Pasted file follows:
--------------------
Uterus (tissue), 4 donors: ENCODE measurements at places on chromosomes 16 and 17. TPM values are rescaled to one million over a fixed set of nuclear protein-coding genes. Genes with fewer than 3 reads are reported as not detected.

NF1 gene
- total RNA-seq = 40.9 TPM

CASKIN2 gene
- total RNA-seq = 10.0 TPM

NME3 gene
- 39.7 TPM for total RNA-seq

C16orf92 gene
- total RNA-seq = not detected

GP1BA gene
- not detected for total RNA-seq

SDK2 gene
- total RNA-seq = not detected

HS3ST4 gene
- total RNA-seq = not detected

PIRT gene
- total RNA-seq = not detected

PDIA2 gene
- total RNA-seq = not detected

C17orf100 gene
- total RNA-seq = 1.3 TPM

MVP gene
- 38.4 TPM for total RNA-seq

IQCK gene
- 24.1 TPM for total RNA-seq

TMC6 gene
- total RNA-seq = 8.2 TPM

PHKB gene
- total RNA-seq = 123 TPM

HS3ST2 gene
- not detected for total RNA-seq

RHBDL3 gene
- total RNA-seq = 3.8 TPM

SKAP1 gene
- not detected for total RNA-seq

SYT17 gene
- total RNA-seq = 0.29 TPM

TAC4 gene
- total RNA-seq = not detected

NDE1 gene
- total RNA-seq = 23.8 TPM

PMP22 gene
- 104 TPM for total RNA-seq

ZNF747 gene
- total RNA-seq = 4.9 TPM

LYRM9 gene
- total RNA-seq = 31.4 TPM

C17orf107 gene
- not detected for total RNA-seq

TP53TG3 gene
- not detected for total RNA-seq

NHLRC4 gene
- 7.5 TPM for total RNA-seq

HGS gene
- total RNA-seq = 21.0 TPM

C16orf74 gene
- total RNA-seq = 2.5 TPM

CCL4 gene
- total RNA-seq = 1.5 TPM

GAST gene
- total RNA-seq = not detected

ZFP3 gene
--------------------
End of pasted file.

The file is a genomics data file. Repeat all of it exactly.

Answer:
Uterus (tissue), 4 donors: ENCODE measurements at places on chromosomes 16 and 17. TPM values are rescaled to one million over a fixed set of nuclear protein-coding genes. Genes with fewer than 3 reads are reported as not detected.

NF1 gene
- total RNA-seq = 40.9 TPM

CASKIN2 gene
- total RNA-seq = 10.0 TPM

NME3 gene
- 39.7 TPM for total RNA-seq

C16orf92 gene
- total RNA-seq = not detected

GP1BA gene
- not detected for total RNA-seq

SDK2 gene
- total RNA-seq = not detected

HS3ST4 gene
- total RNA-seq = not detected

PIRT gene
- total RNA-seq = not detected

PDIA2 gene
- total RNA-seq = not detected

C17orf100 gene
- total RNA-seq = 1.3 TPM

MVP gene
- 38.4 TPM for total RNA-seq

IQCK gene
- 24.1 TPM for total RNA-seq

TMC6 gene
- total RNA-seq = 8.2 TPM

PHKB gene
- total RNA-seq = 123 TPM

HS3ST2 gene
- not detected for total RNA-seq

RHBDL3 gene
- total RNA-seq = 3.8 TPM

SKAP1 gene
- not detected for total RNA-seq

SYT17 gene
- total RNA-seq = 0.29 TPM

TAC4 gene
- total RNA-seq = not detected

NDE1 gene
- total RNA-seq = 23.8 TPM

PMP22 gene
- 104 TPM for total RNA-seq

ZNF747 gene
- total RNA-seq = 4.9 TPM

LYRM9 gene
- total RNA-seq = 31.4 TPM

C17orf107 gene
- not detected for total RNA-seq

TP53TG3 gene
- not detected for total RNA-seq

NHLRC4 gene
- 7.5 TPM for total RNA-seq

HGS gene
- total RNA-seq = 21.0 TPM

C16orf74 gene
- total RNA-seq = 2.5 TPM

CCL4 gene
- total RNA-seq = 1.5 TPM

GAST gene
- total RNA-seq = not detected

ZFP3 gene